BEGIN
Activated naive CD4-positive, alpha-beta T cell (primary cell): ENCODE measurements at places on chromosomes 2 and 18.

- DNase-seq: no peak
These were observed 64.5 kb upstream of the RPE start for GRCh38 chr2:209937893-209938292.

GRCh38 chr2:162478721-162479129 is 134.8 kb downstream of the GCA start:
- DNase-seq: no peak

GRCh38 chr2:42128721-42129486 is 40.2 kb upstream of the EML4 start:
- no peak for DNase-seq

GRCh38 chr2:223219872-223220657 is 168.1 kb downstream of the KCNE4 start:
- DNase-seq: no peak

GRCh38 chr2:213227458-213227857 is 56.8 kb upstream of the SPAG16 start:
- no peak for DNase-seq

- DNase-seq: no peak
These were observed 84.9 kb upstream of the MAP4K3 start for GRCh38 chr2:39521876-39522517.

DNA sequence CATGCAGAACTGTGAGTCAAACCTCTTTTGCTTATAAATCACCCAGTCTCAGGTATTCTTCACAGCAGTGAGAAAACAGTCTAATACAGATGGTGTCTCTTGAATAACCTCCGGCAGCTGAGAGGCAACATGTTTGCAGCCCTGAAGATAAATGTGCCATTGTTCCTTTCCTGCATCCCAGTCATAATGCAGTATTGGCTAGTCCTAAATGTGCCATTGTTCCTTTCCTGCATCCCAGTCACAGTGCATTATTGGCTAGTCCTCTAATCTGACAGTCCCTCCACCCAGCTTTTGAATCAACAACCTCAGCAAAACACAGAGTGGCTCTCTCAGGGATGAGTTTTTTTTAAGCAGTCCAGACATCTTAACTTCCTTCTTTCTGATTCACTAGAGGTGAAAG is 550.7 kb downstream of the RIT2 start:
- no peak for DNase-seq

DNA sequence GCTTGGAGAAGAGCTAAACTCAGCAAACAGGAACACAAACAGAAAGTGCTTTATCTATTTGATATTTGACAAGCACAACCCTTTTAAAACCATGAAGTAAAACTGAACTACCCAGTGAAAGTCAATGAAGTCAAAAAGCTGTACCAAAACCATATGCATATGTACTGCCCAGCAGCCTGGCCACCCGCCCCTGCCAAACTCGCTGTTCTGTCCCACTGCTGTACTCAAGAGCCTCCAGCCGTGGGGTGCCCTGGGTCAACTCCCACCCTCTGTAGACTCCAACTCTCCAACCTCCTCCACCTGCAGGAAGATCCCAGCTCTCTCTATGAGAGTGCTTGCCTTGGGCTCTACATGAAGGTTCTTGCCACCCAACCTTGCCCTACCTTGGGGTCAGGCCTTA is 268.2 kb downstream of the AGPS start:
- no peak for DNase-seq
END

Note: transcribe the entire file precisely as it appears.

Activated naive CD4-positive, alpha-beta T cell (primary cell): ENCODE measurements at places on chromosomes 2 and 18.

- DNase-seq: no peak
These were observed 64.5 kb upstream of the RPE start for GRCh38 chr2:209937893-209938292.

GRCh38 chr2:162478721-162479129 is 134.8 kb downstream of the GCA start:
- DNase-seq: no peak

GRCh38 chr2:42128721-42129486 is 40.2 kb upstream of the EML4 start:
- no peak for DNase-seq

GRCh38 chr2:223219872-223220657 is 168.1 kb downstream of the KCNE4 start:
- DNase-seq: no peak

GRCh38 chr2:213227458-213227857 is 56.8 kb upstream of the SPAG16 start:
- no peak for DNase-seq

- DNase-seq: no peak
These were observed 84.9 kb upstream of the MAP4K3 start for GRCh38 chr2:39521876-39522517.

DNA sequence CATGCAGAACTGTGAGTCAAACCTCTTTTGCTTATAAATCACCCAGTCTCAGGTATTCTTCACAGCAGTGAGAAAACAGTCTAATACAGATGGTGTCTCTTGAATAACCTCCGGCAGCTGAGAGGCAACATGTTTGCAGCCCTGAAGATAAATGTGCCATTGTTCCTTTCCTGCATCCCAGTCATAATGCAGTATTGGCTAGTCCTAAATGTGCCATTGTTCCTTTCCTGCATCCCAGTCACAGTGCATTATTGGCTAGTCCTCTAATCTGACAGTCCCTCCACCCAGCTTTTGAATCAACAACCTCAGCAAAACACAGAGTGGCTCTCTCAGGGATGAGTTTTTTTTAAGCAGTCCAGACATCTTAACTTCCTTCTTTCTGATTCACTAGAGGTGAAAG is 550.7 kb downstream of the RIT2 start:
- no peak for DNase-seq

DNA sequence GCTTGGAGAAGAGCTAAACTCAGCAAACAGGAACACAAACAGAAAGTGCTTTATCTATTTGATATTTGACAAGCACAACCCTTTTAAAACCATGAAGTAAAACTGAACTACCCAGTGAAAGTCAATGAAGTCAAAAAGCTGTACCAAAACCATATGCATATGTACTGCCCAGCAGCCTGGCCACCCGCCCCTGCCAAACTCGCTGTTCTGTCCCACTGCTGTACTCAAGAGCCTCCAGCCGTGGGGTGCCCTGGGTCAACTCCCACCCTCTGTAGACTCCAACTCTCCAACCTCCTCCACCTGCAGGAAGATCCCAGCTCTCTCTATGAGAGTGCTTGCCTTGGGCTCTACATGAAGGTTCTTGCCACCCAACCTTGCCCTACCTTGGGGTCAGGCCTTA is 268.2 kb downstream of the AGPS start:
- no peak for DNase-seq